|Publication number||US6598851 B2|
|Application number||US 10/203,886|
|Publication date||Jul 29, 2003|
|Filing date||Jan 23, 2001|
|Priority date||Mar 2, 2000|
|Also published as||DE60103509D1, DE60103509T2, EP1259749A1, EP1259749B1, US20030010950, WO2001065157A1|
|Publication number||10203886, 203886, PCT/2001/702, PCT/EP/1/000702, PCT/EP/1/00702, PCT/EP/2001/000702, PCT/EP/2001/00702, PCT/EP1/000702, PCT/EP1/00702, PCT/EP1000702, PCT/EP100702, PCT/EP2001/000702, PCT/EP2001/00702, PCT/EP2001000702, PCT/EP200100702, US 6598851 B2, US 6598851B2, US-B2-6598851, US6598851 B2, US6598851B2|
|Inventors||Massimo Schiavone, Andrea Bianchi|
|Original Assignee||Dott.Ing. Mario Cozzani S.R.L.|
|Export Citation||BiBTeX, EndNote, RefMan|
|Patent Citations (7), Referenced by (12), Classifications (15), Legal Events (4)|
|External Links: USPTO, USPTO Assignment, Espacenet|
The present invention relates to valves, and in particular it relates to a valve for the control of large-section flows, in particular for compressors or the like.
In compressors the control of flows having large diameters, between 40 and 400 mm, is combined with opening/closing frequencies which can be very high, for instance thousands of cycles per minute. These particular needs have brought to the evolution towards automatic valves, i.e. in which the closure device is forced in the closing position of the aperture by suitably designed elastic return means, said valves being formed so that the moving equipment can rapidly react, therefore by dividing the aperture into a plurality of orifices with parallel axes or coaxial one with respect to the other.
The problems resulting from this kind of approach are connected to the high number of stresses exerted onto moving portions, considering that in a compressor operating at 1,000 rpm a closure device is subject to 1,000 opening shocks and 1,000 closing shocks, besides the effort exerted onto the springs. As far as the latter are concerned, it should be observed that their design is difficult in order to obtain a homogenous load distribution in the valve seat. Another disadvantage to overcome concerns losses of head undergone by the fluid while going through the valve channels.
Moreover, a great attention is directed to the possibility of reducing the flow rate according to the request of compressed fluid, so as to save power. Generally, the reduction of flow rate corresponds to a delay in closing intake valves, which results in a reduction of the effective volume of the fluid to be compressed. At present said reduction is obtained by means of linear actuators acting onto the automatic valves and pneumatically driven. In some cases complex electro-hydraulic controllers are used: an example of this kind is disclosed in EP-A-0893605.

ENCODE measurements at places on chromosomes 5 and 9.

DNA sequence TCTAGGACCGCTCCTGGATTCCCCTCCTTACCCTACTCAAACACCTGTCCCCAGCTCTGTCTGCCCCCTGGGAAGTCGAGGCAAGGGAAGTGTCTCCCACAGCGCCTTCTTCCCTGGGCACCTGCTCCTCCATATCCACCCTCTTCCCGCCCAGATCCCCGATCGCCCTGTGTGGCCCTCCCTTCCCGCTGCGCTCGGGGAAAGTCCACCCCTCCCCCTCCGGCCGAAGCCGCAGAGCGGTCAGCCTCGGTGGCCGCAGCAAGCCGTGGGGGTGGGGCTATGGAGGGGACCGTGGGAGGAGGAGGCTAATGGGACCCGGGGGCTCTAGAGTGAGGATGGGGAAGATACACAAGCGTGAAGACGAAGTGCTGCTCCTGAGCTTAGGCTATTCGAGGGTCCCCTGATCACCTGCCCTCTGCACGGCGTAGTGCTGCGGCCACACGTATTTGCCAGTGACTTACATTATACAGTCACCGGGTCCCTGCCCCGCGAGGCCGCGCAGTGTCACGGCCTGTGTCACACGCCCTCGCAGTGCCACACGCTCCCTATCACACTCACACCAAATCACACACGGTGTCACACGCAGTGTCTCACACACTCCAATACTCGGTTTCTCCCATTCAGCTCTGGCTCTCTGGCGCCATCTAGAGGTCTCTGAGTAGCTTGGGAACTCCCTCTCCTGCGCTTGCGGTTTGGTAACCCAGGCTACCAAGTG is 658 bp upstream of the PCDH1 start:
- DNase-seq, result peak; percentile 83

U.S. Pat. No. 5,695,325 discloses another system used to obtain a reduction of flow rate in fluid compressors; in this case the aim is reached by a reciprocal rotation between valves and their seats, so as to prevent their closure for a given period of time calculated on the basis of the amount of flow rate to be reduced.
In order to overcome problems concerning wear and control of automatic valves, rotating valves equipped with driving means have been carried out. EP-A-0971160 describes an actively driven valve for a piston compressor with a valve plate and a counter-plate, both equipped with passage apertures; the valve plate is supported so as to turn around the longitudinal axis of the valve and with respect to the counter-plate. Moreover, it is provided for a driving device firmly connected to the valve plate so as to rotate it with respect to the counter-plate. Problems concerning frictions and sealing between plate and counter-plate, and also those concerning the retrieval of clearances due to wear are solved by using a combined translation-rotation motion of the plate with respect to the counter-plate, said translation being driven along the rotation axis of said counter-plate.
A problem arising from this kind of choice concerns the reciprocal sealing between plate and counter-plate and the efforts undergone by the means translating the plate towards the counter-plate.
The aim of the present invention, therefore, is to provide a valve which best suits the needs of apparatus such as fluid compressors, minimizing problems concerning operating frequency and losses of head while going through valve channels, and which also enables a simple control of the compressor flow rate without using complex and expensive integrating systems.